Tips for Helping Your Kids Get the Most out of Your Travels
Help Your Child Get the Most out of Your Trips, Even If They Won’t Remember All of It
Traveling with kids isn’t without its share of difficulties, but it can be incredibly rewarding if you want to give your child a better appreciation for the diversity in the world and to give them experience navigating new situations.
According to social psychologist Susan Newman, though the age varies from child to child, children start to be able to remember their vacations at around five or six years old. In fact, a poll taken by the US Travel Association found that the most vivid childhood memories adults have tend to be of family vacations that took place when they were as young as 5 years old.
Though we can recall very few details from our own childhood, there’s something about family vacations that finds a strong purchase in our minds at a young age.
Sure, your kids aren’t going to be able to remember every detail of the trips you take them on, but regardless of this they are still reaping the benefits of travel.
The overall impact those trips will have on them will become apparent in those vivid memories your children will develop and hold onto, becoming a paradigm of the impact a particular travel experience had on their life.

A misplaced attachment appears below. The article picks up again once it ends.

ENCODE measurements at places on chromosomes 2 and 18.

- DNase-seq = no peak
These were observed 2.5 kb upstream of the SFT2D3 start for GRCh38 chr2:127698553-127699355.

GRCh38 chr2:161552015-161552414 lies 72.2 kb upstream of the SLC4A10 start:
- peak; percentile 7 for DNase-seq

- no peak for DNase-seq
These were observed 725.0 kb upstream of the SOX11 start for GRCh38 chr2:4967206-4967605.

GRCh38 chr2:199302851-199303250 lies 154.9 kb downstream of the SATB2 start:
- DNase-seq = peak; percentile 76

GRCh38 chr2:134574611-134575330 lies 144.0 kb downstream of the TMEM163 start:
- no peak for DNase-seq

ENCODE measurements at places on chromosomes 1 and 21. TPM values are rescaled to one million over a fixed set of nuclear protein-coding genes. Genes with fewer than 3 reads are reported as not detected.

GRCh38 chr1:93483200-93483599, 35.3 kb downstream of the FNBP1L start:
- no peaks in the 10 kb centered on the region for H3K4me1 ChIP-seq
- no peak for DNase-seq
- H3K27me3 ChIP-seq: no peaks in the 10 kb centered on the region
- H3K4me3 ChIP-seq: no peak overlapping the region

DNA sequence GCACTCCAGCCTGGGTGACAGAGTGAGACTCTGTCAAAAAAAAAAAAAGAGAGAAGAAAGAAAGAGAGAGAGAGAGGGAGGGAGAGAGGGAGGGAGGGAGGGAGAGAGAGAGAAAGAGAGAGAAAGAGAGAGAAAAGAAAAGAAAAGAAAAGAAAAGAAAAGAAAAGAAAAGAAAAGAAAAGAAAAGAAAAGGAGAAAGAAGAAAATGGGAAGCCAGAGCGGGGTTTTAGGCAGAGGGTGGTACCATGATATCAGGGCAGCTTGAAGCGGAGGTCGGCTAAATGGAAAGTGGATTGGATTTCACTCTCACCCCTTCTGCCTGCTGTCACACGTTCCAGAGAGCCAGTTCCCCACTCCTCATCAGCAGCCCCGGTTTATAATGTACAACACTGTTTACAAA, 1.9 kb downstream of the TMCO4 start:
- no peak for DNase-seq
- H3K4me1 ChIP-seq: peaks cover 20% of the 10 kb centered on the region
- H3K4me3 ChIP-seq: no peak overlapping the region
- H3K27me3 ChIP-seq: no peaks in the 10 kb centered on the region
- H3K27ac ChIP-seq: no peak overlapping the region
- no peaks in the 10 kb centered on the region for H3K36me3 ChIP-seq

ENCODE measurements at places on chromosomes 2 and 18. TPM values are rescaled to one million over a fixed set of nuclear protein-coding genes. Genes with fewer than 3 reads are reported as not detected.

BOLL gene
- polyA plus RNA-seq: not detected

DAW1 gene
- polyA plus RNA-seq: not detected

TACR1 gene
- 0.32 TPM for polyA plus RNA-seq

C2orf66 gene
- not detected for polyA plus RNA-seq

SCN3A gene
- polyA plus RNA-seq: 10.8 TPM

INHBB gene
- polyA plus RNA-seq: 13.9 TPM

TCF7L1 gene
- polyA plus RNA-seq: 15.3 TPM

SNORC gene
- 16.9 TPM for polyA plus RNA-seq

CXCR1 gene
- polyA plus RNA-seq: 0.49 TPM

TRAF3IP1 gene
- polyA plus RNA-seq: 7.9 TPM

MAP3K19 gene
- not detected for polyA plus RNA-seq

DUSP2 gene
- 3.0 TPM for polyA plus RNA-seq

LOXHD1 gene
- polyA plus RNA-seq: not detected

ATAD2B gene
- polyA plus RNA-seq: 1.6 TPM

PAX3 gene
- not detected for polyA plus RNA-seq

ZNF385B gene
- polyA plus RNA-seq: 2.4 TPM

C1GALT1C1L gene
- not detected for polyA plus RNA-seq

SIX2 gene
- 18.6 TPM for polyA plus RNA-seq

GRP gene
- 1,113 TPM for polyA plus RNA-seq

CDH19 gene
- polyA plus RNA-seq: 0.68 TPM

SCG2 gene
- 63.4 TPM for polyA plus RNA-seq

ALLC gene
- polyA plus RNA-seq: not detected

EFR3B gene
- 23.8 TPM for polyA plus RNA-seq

So what exactly does travel have the potential to instill in our children and how do we ensure this happens?
No matter what their age, the benefits of travel aren’t just reflected in the sights they see along the way. Long after that trip is over, it continues to boost creativity in children, particularly those who have experiences with a new culture.
Erin Clabough, a neurobiologist and mother of four young kids, explains, “Fostering creativity in the minds of your children, although not as easy to visualize, can be an equally important reason to finally take that trip you’ve been planning.”
To further encourage creativity and help your kids remember more of the details, find creative ways to document your travels. There are many options that you can work on collaboratively with your kids, or that will allow your kids to document independently.